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Lord McIntosh of Haringey: On the noble Earl's last point, of course we did not expect any precedent to be created. These matters are considered case by case in the usual channels. We are grateful for acquiescence in the timing of this Committee stage.

We are grateful to the noble Lord, Lord Weatherill, for introducing the Bill and for tabling the amendments. They reflect the concerns expressed at Second Reading, notably by the noble Earl, Lord Northesk, and my noble friend Lord Stoddart. As the Committee heard, the effect will be to remove the liability to a penalty under Section 8 of the Census Act for not answering the question on religion.

I should clarify the remarks I made at Second Reading when I indicated that it was unlikely that my noble friend Lord Stoddart would be hauled off to prison for refusing to answer the question. The statutory requirement of form-fillers to comply with the Census Act by completing all other relevant questions on the census form still applies. Anyone who does not do so will be liable to prosecution for which the penalty is a maximum fine of £1,000 in a magistrates' court.

My noble friend and the noble Earl asked whether we could give an assurance that the fact that the question is voluntary will be specified on the form. That is a matter for regulation rather than for this Bill. However, I can confirm that the issue is being considered while the regulations are being prepared for Parliament, and that they will be subject to affirmative resolution in this Chamber.

I take the point made by the noble Lord, Lord Newby, and the noble Baroness, Lady Richardson, against the proposal that the question should be voluntary. I believe that the noble Lord has a point: if it is public policy that this question should be asked, it should be asked on the same terms that apply to the question on ethnic origin. As this is a Private Members' Bill, we should bear in mind the fact that such Bills have to achieve not only a majority but also unanimity in order to get through both this Chamber and another place. Of course, that does not mean formally. I see the noble and learned Lord, Lord Simon of Glaisdale, is shaking his head in my direction. However, I am sure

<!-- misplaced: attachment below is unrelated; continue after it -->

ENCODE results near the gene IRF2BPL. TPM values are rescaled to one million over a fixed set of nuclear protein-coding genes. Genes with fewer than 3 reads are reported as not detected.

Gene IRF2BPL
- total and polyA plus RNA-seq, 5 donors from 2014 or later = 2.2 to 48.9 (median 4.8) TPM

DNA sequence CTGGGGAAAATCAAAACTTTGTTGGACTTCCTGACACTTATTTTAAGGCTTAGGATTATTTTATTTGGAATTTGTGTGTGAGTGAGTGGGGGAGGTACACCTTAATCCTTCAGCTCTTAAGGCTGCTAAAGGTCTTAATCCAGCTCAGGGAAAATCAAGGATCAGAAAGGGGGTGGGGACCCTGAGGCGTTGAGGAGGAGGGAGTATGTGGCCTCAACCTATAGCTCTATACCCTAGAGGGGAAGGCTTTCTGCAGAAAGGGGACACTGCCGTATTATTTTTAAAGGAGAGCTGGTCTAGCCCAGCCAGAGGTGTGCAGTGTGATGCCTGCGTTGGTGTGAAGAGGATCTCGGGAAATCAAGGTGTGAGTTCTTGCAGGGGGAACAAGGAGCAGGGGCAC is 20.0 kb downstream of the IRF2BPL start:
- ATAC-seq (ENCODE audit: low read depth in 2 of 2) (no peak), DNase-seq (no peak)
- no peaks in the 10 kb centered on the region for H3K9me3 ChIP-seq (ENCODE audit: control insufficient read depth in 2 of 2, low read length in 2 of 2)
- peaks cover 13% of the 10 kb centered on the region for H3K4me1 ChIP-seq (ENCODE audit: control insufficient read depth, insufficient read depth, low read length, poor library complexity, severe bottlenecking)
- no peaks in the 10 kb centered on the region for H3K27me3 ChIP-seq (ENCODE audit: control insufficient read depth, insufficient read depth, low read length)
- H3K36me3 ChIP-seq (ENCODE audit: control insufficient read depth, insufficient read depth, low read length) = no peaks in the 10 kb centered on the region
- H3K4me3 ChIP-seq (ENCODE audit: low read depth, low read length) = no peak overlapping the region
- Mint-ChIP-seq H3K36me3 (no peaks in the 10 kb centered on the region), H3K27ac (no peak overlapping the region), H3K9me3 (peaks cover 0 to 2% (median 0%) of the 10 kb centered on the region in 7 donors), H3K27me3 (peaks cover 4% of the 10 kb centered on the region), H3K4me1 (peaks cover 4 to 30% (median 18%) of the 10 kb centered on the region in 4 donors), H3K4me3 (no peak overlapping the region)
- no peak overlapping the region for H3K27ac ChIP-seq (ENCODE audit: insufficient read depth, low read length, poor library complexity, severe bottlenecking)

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that he will recognise that that is the case in practice, especially in the other place. On balance, we take the view that it is better to have it in this form than not to have it.

As a survey researcher, I have to say that I do not accept that a voluntary question that is not answered by everyone--we do not know how many people will refuse to answer it--has no value. It still has very significant value and almost certainly will have value even on a small area basis.

My noble friend Lady Jeger asked what happens to those who do not know and do not care. Like me, I rather think that my noble friend is one of those people who will put "none" in answer to the question: "What is your religion?" The answer to her question is that we can put "none"; that is exactly why the question has been framed in this way.

As I said, given the need to secure that the Bill should command universal support, the Government are prepared to support both of the noble Lord's amendments.

Lord Weatherill: I am most grateful to the Minister for the explanations that he has given. I hope that they will satisfy the noble Lord, Lord Stoddart, and other noble Lords. As the Minister correctly stated, this is a Private Member's Bill and there is some urgency about it. By moving this amendment, I hope that we can ensure not only the agreement of this Chamber but also the agreement of those in another place.

Lord McIntosh of Haringey: Before the noble Lord sits down, perhaps I may correct something that I said in my response. I believe I said that the regulations would be subject to affirmative resolution, but that is not so. They will be subject to the negative resolution procedure. However, they can be prayed against in order to be debated in this House.